Nadia Savchenko, 34, is on trial for alleged involvement in the death of two Russian state television journalists in a mortar attack that came two months after Ukraine's pro-Moscow eastern revolt broke out in April 2014.
She faces up to 23 years in prison if convicted in a case that has drawn global attention and been attended by Western monitors concerned about Russia's record on human rights.
Savchenko denies the charges and has refused all food and drink since her hearing was adjourned last Thursday before she was given a chance to make a final statement.
Around 300 protesters gathered outside the Moscow mission holding up banners reading "(Russian President Vladimir) Putin will not break us" and "#FreeSavchenko" -- the Twitter hashtag used by her supporters worldwide.
"The Kremlin thought that this woman will submit to it and that it would thus be able to dictate its conditions to Ukraine," pensioner Volodymyr Marushchak told AFP.
"But Ukraine will remain free as long as it has people like Savchenko."
The pilot's case is seen by many Ukrainians as a symbol of resistance against what Kiev's pro-Western leaders view as Russia's aggression in the eastern industrial heartland of the former Soviet state.
The Ukrainian conflict has claimed the lives of more than 9,100 people and plunged Moscow's relations with the West to a post-Cold War low.
Russia rejects Ukrainian and Western charges of instigating and backing the unrest.
'Save My Child'
US Vice President Joe Biden added his voice to concern expressed by the European Union on Monday about Savchenko's fate.
"Nadiya has been unjustly imprisoned in Russia since 2014 -- detained and facing trial on trumped-up charges," Biden said in a statement issued today.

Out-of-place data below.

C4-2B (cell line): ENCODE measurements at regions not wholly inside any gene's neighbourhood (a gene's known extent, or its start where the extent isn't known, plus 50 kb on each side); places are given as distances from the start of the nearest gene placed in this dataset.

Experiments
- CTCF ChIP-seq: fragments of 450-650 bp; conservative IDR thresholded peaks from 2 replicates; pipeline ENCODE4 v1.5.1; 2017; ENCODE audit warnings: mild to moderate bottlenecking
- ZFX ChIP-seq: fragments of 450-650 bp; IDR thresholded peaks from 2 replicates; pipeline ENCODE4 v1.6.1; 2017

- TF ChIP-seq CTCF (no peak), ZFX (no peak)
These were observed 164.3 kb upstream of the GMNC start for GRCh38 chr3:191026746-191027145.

"Her unlawful continuing detention is a clear violation of Russia's commitment under the Minsk agreements, and she should be freed at once," he added in reference to a deal signed in the Belarussian capital aimed at ending Ukraine's separatist war.
The European Union described her hunger strike as "extremely worrisome".
"Russia bears responsibility for the health, well-being and observance of the human rights of all persons it detains," an EU spokeswoman said.
Prosecutors argue that Savchenko helped Ukrainian forces direct fire at the two Russian journalists in the separatist region of Lugansk.
She counters that she was in the area of the attack incidentally and was kidnapped and smuggled into Russia.
Savchenko's supporters fear that her refusal to drink may irreparably damage her health or even kill her before her next hearing on Wednesday.
A Ukrainian lawmaker from President Petro Poroshenko's party said a team of doctors would leave on Tuesday for the southern Russian detention centre where Savchenko is being held.
"Ukrainian diplomats have been able to wrest an agreement from the Russian authorities to allow our doctors to see (Savchenko) on March 9," Iryna Gerashchenko wrote on Facebook.
Savchenko's Russian attorney said that a check by Ukrainian officials today had shown "no visible deterioration" in his client's health.
"Savchenko is firmly determined to make her court statement on Wednesday," Nikolai Polozov wrote on Facebook.
But Savchenko's 78-year-old mother said she feared that her daughter had just days to live.
"I am so nervous, I forgot what it is like to sleep," Maria Savchenko said in a video statement issued on Monday.
"I appeal on world leaders to save my child."
(This story has not been edited by NDTV staff and is auto-generated from a syndicated feed.)
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